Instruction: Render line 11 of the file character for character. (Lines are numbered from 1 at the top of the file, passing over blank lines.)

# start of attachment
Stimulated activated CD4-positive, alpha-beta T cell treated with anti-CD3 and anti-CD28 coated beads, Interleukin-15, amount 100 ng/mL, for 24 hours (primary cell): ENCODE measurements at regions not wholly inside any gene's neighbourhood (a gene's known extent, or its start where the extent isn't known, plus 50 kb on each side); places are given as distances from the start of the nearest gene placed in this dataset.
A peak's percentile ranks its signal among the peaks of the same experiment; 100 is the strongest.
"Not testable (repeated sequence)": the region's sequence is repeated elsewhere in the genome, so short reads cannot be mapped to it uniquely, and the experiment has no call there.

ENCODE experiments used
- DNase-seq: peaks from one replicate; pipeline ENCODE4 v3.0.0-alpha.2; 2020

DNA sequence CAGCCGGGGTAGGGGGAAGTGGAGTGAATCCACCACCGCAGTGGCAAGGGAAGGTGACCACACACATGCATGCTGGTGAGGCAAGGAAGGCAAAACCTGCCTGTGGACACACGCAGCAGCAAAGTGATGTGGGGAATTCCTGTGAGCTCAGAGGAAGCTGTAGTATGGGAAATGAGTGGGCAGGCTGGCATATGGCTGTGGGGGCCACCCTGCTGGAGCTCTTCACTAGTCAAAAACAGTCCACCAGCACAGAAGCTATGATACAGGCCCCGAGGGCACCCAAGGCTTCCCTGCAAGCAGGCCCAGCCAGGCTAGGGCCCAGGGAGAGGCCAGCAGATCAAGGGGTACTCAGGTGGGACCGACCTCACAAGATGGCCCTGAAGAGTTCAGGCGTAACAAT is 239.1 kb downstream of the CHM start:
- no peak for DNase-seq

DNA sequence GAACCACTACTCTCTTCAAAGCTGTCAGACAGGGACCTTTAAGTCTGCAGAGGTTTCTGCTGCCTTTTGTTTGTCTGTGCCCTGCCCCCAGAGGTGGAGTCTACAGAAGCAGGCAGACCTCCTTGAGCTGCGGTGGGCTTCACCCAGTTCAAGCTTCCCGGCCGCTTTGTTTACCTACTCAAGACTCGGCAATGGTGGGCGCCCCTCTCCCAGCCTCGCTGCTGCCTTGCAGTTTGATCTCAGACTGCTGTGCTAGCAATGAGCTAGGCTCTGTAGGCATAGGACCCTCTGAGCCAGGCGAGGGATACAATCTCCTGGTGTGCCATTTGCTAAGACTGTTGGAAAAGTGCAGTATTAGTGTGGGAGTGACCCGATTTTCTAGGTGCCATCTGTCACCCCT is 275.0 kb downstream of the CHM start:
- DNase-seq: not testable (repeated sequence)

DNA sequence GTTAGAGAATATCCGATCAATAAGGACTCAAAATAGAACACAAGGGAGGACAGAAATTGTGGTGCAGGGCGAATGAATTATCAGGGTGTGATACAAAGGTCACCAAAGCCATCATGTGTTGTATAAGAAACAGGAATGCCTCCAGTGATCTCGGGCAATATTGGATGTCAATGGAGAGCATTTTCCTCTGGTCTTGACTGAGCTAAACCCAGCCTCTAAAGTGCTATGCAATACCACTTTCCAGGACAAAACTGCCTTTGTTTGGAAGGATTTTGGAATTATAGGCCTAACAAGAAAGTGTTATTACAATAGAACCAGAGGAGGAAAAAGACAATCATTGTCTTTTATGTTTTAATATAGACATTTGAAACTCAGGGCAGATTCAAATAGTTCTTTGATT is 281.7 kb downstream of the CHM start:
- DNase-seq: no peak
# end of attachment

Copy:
- DNase-seq: no peak